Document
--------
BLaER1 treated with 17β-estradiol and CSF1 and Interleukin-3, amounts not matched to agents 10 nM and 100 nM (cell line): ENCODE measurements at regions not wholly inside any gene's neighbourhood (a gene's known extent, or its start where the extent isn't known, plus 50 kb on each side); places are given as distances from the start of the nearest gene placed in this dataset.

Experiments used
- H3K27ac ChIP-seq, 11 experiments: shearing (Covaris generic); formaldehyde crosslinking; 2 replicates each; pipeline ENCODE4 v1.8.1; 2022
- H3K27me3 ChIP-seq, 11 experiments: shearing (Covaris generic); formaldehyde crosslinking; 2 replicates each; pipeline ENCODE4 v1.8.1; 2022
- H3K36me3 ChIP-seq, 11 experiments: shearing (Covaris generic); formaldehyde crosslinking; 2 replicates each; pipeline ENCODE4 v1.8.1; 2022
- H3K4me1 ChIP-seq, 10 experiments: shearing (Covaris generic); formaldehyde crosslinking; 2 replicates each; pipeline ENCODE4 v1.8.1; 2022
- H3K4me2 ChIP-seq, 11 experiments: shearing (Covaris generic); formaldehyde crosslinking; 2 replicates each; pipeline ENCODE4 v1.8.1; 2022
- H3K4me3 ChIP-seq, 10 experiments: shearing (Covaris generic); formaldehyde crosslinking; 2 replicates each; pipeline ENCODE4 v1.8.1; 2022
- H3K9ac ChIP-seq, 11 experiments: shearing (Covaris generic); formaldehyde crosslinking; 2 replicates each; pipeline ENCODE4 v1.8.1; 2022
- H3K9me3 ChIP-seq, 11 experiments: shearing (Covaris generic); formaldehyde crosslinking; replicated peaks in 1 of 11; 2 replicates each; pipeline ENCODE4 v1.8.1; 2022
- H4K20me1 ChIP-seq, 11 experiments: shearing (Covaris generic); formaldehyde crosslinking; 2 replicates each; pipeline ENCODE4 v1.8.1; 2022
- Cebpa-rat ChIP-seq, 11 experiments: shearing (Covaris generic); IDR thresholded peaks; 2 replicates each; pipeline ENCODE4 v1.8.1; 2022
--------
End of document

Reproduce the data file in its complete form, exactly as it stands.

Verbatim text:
BLaER1 treated with 17β-estradiol and CSF1 and Interleukin-3, amounts not matched to agents 10 nM and 100 nM (cell line): ENCODE measurements at regions not wholly inside any gene's neighbourhood (a gene's known extent, or its start where the extent isn't known, plus 50 kb on each side); places are given as distances from the start of the nearest gene placed in this dataset.

Experiments used
- H3K27ac ChIP-seq, 11 experiments: shearing (Covaris generic); formaldehyde crosslinking; 2 replicates each; pipeline ENCODE4 v1.8.1; 2022
- H3K27me3 ChIP-seq, 11 experiments: shearing (Covaris generic); formaldehyde crosslinking; 2 replicates each; pipeline ENCODE4 v1.8.1; 2022
- H3K36me3 ChIP-seq, 11 experiments: shearing (Covaris generic); formaldehyde crosslinking; 2 replicates each; pipeline ENCODE4 v1.8.1; 2022
- H3K4me1 ChIP-seq, 10 experiments: shearing (Covaris generic); formaldehyde crosslinking; 2 replicates each; pipeline ENCODE4 v1.8.1; 2022
- H3K4me2 ChIP-seq, 11 experiments: shearing (Covaris generic); formaldehyde crosslinking; 2 replicates each; pipeline ENCODE4 v1.8.1; 2022
- H3K4me3 ChIP-seq, 10 experiments: shearing (Covaris generic); formaldehyde crosslinking; 2 replicates each; pipeline ENCODE4 v1.8.1; 2022
- H3K9ac ChIP-seq, 11 experiments: shearing (Covaris generic); formaldehyde crosslinking; 2 replicates each; pipeline ENCODE4 v1.8.1; 2022
- H3K9me3 ChIP-seq, 11 experiments: shearing (Covaris generic); formaldehyde crosslinking; replicated peaks in 1 of 11; 2 replicates each; pipeline ENCODE4 v1.8.1; 2022
- H4K20me1 ChIP-seq, 11 experiments: shearing (Covaris generic); formaldehyde crosslinking; 2 replicates each; pipeline ENCODE4 v1.8.1; 2022
- Cebpa-rat ChIP-seq, 11 experiments: shearing (Covaris generic); IDR thresholded peaks; 2 replicates each; pipeline ENCODE4 v1.8.1; 2022